The War of 1812. This event is often overlooked completely or given a cursory glance by the public and in the educational setting. Yet it was a pivotal moment in United States history that effected the entire country. But what was the war all about? What led up to it and how did the people of Darlington County, South Carolina respond to the declaration of war? In this series of blogs, we will lay some of the framework because all history is a tapestry of events leading up to the main event and the events following after. Nothing happens in a vacuum. Everything is being affected by everything else. We will end this series with the transcription of resolutions drafted by the Darlington Citizens Committee in response to the declaration of war in June 1812.
TURMOIL ON THE HIGH SEAS
While the fledgling United States was striving to grow as a nation, all was not well in Europe. The French Revolution through the Napoleonic Wars (1789-1814) had created a state of constant war, especially between France and Britain. The British Navy had
succeeded in destroying the French Navy at the Battle of Trafalgar in 1805 and had turned its attention to decimating France’s economy. They attacked French ships and blockaded French sympathetic ports. Britain put restrictions on trade so that France would not be able to receive foreign goods. Anyone wishing to trade with Europe had to follow these restrictions or their ports were blockaded, their ships attacked and boarded, and their goods and sailors taken by the British. France retaliated with restrictions of their own, attacking and refusing access to ports of any ships friendly to Britain. The two went back and forth, issuing one decree after another and making life miserable for any nation wanting to trade in Europe.
To make matters worse, the British Navy was in need of sailors and they sent out press gangs, taking experienced seamen off the streets and forcing them to work in the navy. They went a step further and attacked all types of vessels and pressed sailors into service. Needless to say, this did not sit well with the United States, who was experiencing its own naval problems with Barbary Pirates in the Mediterranean.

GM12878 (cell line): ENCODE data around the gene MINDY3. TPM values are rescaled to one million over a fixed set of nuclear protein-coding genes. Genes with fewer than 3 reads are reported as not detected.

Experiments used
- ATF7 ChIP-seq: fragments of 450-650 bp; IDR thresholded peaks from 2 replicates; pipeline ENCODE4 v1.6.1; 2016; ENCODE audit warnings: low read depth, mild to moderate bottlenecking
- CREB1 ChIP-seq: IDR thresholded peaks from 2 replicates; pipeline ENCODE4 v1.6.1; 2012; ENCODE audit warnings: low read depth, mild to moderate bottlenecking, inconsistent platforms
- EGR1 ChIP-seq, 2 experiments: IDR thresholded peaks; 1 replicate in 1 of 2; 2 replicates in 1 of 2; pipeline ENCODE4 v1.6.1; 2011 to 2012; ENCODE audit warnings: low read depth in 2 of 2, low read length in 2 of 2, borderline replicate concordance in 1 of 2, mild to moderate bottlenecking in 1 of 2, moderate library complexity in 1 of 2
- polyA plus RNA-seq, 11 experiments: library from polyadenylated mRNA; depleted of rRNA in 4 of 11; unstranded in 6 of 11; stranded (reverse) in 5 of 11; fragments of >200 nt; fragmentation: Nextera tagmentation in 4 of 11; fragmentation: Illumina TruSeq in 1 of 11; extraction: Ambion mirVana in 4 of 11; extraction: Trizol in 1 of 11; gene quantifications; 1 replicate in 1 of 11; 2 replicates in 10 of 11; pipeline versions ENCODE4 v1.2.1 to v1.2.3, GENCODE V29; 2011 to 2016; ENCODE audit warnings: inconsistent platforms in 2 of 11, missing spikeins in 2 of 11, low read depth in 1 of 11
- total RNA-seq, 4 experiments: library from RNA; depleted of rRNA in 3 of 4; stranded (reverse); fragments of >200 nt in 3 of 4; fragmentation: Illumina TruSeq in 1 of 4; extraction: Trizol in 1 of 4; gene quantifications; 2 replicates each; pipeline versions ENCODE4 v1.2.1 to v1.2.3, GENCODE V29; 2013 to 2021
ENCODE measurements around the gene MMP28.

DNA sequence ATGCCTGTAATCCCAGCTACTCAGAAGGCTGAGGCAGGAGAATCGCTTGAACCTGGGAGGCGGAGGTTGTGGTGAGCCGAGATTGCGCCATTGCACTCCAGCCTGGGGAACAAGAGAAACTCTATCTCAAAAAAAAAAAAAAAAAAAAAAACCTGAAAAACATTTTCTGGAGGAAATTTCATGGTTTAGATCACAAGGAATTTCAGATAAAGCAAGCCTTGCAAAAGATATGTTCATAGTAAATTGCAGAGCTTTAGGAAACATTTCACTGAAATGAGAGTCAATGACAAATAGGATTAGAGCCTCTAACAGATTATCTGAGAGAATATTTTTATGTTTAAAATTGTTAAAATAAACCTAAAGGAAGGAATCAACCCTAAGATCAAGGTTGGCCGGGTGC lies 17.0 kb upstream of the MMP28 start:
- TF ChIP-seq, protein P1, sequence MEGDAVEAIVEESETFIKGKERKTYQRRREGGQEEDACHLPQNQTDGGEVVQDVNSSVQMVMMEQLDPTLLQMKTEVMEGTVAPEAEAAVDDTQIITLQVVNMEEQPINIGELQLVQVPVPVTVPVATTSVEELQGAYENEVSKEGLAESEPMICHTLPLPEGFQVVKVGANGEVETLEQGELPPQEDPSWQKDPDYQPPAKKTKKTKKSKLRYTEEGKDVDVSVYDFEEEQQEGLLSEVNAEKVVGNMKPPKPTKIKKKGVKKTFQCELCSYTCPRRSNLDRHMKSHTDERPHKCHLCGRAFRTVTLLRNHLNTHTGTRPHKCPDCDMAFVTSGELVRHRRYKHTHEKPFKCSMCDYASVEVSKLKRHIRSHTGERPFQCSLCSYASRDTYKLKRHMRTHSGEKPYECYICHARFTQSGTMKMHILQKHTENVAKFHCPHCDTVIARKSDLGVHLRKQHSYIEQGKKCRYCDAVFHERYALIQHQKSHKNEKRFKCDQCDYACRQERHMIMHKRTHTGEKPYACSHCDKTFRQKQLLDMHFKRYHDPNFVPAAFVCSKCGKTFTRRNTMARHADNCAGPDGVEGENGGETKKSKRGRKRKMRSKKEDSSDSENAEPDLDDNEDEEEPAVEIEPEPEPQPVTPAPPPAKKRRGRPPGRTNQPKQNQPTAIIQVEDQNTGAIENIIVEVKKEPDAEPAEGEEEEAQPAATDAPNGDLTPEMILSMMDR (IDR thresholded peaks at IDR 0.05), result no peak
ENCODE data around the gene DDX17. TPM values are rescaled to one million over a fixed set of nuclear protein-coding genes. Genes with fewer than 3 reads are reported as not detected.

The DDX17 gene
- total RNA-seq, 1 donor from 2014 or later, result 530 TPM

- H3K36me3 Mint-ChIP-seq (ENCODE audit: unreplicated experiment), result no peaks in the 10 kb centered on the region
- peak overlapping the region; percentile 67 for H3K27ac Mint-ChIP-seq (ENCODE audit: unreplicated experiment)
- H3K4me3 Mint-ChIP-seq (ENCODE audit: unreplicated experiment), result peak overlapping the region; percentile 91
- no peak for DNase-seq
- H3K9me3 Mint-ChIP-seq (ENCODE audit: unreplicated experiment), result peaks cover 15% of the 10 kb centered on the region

These pirates were attacking US ships, taking their crews, and then forcing the U.S. to pay exorbitant ransoms to get them back. At first the United States did its best to pay the ransoms. But with trade being limited, the government did not have the funds to continue paying ransoms. So they sent their tiny navy into the Mediterranean to combat the pirate threat. Pressures escalated on all sides and with rising pressures, these, and a host of other events, led to the events on the following posts.
“Barbary Pirate”. 2018. Encyclopedia Britannica. Accessed July 12 2018. https://www.britannica.com/topic/Barbary-pirate
” Barbary Pirates, Encyclopaedia Britannica, 1911 “. 2018. Penelope.Uchicago.Edu. Accessed July 12 2018. http://penelope.uchicago.edu/Thayer/E/Gazetteer/Topics/history/American_and_Military/Barbary_Pirates/Britannica_1911*.html
Benner, Dave, Brion McClanahan, Michael Arnheim, and Joe Wolverton. 2016. “Jefferson And The Barbary Pirates | Abbeville Institute”. Abbevilleinstitute.Org. Accessed July 12 2018. https://www.abbevilleinstitute.org/review/jefferson-and-the-barbary-pirates/
“The Mariners’ Museum : Birth Of The U.S. Navy”. 2018. Marinersmuseum.Org. Accessed July 12 2018.
Don’t miss the chance to participate in some really fun and educational events.
Very enjoyable! I enjoy a newsletter “Alabama Pioneers” and would love to see “South Carolina Pioneers.” Darlington must have a colorful history to record. I have found that many Alabama pioneers were from South Carolina.